We read with sadness the email sent reporting the death by suicide of yet another student at Gunn. As parents of two current students at Gunn, we feel it is time to speak out. Gunn High School is a pressure cooker that has created a toxic environment for our children. We feel strongly that PAUSD Administration and the Board should openly acknowledge the overly competitive culture at Gunn and take steps to change it to one that supports and nurtures our children.
Even before this most recent tragedy, we had been planning to write. We've been observing previously upbeat, motivated, hard-working and self-confident middle school students transformed into stressed, insecure and depressed high schoolers. Some juniors are taking four and five AP courses and struggling with little sleep and low morale. What caused this dramatic change? We believe it's the hypercompetitive atmosphere that has taken over the school. Instead of striving to learn, students strive to get their GPA's up as high as possible by grabbing that extra grade point for accelerated coursework (the 5.0 for an A). They feel compelled to go to that name college with the false assumption that a 4.5 GPA will serve them better than a 4.0. What started as a small snowball of students taking accelerated courses has turned into an avalanche that is sweeping children away.
At no other point in life is a person expected to be good at everything history, English, calculus, chemistry, sports and social life. Those kids who do successfully navigate 10 AP courses in high school will they look back on these years as formative or punitive? When they graduate from Harvard, will they feel fulfilled or like they have never left the rat race? What is the long-term goal?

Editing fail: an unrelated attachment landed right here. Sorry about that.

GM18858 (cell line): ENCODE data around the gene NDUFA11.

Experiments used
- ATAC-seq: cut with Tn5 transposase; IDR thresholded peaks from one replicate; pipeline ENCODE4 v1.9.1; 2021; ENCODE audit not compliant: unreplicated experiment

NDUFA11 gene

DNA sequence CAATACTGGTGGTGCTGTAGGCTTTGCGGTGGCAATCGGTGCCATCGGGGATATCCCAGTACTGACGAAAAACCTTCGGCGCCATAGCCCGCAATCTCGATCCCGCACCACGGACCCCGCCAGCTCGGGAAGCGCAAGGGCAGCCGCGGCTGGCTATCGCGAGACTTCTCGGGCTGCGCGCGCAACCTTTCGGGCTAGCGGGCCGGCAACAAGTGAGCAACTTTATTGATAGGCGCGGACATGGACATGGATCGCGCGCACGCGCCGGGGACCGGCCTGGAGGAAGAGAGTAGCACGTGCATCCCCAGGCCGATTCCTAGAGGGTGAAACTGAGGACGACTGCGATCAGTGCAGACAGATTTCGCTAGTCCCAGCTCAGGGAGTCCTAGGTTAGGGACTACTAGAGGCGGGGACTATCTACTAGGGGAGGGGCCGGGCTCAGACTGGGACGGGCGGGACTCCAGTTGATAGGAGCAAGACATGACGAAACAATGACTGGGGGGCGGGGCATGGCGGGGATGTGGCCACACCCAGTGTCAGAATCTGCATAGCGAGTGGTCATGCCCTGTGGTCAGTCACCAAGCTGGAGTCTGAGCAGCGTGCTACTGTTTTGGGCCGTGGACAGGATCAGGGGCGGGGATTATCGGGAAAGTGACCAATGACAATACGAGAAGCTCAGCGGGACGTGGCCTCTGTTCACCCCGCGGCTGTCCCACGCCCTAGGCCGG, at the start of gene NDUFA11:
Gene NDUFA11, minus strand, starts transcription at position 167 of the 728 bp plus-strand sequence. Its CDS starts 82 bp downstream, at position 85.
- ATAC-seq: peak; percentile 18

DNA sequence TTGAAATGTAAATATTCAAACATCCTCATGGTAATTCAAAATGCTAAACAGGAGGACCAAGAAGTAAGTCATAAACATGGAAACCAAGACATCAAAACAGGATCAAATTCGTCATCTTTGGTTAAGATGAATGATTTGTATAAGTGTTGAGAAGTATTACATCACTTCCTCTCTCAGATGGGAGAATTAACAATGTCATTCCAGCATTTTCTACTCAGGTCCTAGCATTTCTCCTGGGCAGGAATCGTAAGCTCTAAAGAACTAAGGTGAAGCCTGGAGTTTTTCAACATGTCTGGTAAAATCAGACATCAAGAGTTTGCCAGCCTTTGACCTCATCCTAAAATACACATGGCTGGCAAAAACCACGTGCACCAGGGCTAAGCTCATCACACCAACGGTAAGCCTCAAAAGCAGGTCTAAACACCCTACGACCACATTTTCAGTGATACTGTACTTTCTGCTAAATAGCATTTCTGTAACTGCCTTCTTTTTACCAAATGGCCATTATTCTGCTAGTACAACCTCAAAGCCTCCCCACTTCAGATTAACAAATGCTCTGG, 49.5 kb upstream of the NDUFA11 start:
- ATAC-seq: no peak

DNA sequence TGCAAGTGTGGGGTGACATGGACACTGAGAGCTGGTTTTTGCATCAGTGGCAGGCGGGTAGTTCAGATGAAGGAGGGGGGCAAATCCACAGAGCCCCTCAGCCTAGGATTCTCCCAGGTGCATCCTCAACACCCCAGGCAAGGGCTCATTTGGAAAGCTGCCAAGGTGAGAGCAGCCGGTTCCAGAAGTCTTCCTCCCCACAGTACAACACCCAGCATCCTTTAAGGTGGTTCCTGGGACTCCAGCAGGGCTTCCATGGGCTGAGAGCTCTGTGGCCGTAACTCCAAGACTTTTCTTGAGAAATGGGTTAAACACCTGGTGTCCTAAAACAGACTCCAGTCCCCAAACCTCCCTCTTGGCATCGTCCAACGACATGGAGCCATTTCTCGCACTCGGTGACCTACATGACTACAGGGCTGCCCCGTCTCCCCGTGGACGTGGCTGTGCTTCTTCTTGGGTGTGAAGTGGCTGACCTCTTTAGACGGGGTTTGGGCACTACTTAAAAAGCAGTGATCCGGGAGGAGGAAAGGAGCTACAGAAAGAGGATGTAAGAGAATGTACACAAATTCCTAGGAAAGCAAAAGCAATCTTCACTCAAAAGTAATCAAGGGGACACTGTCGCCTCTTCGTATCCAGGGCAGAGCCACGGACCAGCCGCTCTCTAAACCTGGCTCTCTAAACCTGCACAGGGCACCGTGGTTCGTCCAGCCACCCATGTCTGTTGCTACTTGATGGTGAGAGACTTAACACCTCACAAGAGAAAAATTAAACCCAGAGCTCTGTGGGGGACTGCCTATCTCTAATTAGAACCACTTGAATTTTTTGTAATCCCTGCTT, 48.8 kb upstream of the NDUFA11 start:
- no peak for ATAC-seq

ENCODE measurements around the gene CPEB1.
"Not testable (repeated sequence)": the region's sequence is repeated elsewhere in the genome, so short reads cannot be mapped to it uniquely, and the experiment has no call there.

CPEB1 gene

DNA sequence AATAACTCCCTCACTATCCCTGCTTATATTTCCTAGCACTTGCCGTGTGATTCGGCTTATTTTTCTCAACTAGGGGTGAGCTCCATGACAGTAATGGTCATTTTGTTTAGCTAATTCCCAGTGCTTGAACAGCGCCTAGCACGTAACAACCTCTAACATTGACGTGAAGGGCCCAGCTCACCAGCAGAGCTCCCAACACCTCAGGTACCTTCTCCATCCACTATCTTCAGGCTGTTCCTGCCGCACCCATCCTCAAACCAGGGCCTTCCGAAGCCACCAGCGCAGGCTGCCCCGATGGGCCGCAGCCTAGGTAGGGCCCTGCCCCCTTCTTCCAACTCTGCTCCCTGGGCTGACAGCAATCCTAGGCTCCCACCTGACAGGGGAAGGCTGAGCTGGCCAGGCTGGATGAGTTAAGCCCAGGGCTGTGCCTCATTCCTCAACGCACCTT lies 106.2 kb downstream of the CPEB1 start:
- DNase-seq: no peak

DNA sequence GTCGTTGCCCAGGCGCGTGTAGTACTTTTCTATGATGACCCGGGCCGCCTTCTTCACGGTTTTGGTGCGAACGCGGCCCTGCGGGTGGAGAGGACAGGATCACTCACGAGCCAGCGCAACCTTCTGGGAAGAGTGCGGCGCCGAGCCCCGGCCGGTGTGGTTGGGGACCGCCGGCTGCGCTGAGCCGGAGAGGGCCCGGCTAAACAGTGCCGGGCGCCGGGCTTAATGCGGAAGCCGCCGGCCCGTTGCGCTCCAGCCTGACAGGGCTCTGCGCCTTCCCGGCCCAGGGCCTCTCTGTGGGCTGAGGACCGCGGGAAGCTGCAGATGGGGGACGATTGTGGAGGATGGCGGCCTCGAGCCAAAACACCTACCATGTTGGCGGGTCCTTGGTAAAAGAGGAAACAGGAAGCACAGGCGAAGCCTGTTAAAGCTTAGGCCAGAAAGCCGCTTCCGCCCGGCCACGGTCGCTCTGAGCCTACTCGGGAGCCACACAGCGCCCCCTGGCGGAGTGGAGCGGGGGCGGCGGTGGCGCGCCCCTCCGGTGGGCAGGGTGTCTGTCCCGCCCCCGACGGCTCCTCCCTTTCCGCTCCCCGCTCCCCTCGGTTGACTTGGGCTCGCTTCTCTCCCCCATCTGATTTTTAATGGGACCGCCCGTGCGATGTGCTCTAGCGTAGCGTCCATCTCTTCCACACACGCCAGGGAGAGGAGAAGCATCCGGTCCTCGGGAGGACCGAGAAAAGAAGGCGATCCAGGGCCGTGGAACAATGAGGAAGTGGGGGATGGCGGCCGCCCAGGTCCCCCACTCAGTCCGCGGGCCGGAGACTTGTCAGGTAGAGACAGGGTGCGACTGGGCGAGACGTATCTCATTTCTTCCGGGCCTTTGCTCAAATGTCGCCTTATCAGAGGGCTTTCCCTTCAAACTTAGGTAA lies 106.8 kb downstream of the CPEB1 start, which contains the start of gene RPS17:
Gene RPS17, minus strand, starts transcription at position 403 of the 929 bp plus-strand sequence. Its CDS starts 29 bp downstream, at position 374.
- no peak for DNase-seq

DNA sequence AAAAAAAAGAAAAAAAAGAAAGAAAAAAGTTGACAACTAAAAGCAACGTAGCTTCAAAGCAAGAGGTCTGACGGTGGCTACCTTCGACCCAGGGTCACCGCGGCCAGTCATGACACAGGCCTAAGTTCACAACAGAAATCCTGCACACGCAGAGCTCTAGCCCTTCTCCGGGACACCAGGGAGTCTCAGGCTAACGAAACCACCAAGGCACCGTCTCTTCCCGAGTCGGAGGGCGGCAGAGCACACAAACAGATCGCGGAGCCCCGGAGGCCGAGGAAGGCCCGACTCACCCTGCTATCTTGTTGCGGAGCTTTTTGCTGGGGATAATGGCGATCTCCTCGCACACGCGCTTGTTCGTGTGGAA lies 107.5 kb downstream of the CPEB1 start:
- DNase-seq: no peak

Given the unremitting and toxic competitive stresses, it is incumbent on the school system to step in and provide more structure to the decisions that these teens make for their coursework. For many, their ambitions are simply bigger their abilities. Even if the students are capable of the massive homework, they are missing out on enjoying their youth and, most importantly, on making lifelong rich friendships.
We believe there should either be a strict limit to the number of AP courses students can take or the number for which they can get that extra grade point. Better yet, AP courses could be eliminated in entirety a path taken by several prestigious high schools (Scarsdale, Riverdale, Fieldstone and many others) with no detriment to college acceptances. Yes, parents and students will complain, but by encouraging our kids to live full lives with healthy goals, Palo Alto schools will ultimately be doing the best for the community it serves.
A version of this letter was originally sent to Superintendent Max McGee and the Board of Education